Long without a Major League hit, Cubs lefty now owns season's hardest-struck ball among pitchers
By Andrew Simon
The Cubs managed a mere three hits on Sunday afternoon, in a 2-0 loss to the Rockies at Wrigley Field, but one of those knocks was a notable one.
Its source would be a surprise to many. Pitcher Jon Lester, once known in part for his inability to collect his first career hit, blistered a double to the right-center field wall off Colorado starter Tyler Chatwood in the sixth inning. Statcast™ measured the two-bagger's distance at 396 feet and tracked its exit velocity at 109.9 mph, making it the hardest-hit ball off a pitcher's bat this season.
In fact, since the Statcast™ era began last season, only two pitchers have hit a ball harder, although one of them has done it twice.
Lester's drive unseated a 108.3-mph double that the Nationals' Joe Ross stroked on Friday as the best of 2016.
What makes Lester such an interesting case is that before hitting an infield single against current teammate and then-Cardinals pitcher John Lackey last July 7 in Chicago, he had been 0-for-66 at the plate (plus 0-for-5 in the postseason). That set a record for the longest hitless streak to begin a career.
"He doesn't have a bad swing, he really doesn't, technically," Cubs skipper Joe Maddon said after that game. "He's hit some balls really hard this year, with some bad luck. Hopefully, it's going to lead to more hits. It's one of those quirky things. And there's a lot of guys with a lot worse swings than he has that have gotten hits. That's how this game plays sometimes."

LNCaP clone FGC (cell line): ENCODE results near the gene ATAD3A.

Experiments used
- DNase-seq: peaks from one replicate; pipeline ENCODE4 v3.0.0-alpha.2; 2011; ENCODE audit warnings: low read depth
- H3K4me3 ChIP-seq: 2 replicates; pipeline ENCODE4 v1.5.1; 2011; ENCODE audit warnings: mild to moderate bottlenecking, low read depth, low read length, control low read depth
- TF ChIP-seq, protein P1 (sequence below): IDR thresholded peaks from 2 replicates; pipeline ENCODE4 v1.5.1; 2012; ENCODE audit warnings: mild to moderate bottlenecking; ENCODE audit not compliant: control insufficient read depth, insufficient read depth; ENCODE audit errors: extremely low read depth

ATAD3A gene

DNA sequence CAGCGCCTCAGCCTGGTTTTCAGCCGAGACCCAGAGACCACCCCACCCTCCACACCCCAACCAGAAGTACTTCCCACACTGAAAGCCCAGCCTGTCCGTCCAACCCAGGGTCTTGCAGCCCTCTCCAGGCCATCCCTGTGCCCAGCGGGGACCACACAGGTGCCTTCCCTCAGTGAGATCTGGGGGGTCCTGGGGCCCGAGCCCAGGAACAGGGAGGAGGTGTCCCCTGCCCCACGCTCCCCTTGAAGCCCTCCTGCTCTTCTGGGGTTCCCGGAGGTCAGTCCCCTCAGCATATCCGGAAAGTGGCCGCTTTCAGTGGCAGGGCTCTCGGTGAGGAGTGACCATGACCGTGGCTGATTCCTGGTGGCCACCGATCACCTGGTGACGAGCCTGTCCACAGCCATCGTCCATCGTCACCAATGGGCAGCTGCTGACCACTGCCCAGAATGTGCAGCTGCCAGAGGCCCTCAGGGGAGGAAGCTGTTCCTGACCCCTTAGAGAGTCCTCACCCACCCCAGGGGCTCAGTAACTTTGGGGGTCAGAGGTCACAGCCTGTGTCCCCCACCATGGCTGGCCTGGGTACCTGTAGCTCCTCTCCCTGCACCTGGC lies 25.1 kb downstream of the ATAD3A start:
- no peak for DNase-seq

Just a manager sticking up for his guy? Well, maybe not quite. Lester picked up three more singles last September, finishing the season 4-for-62, and now is 1-for-2 this season with a walk, a sacrifice bunt and his first extra-base knock.
Beyond those surface-level results, Statcast™ shows that Lester actually had the second-best average exit velocity among pitchers last season (minimum 10 non-bunt balls in play). His 92.5-mph average trailed only Padres righty's Tyson Ross' 93.5.
There were two main issues for Lester. First, he didn't make much contact, striking out in 30 of 71 plate appearances last year. Second, he posted an average launch angle of -1.4 degrees, which means he was pounding the ball into the ground when he did connect.
But on Sunday, Lester put it all together. He put the bat on the ball and did so with a solid 17.9-degree launch angle. Combine that with the sizzling exit velocity, and you get a ball that ends up touching ivy nearing 400 feet from home.
Andrew Simon is a reporter for MLB.com. Follow him on Twitter @AndrewSimonMLB. This story was not subject to the approval of Major League Baseball or its clubs.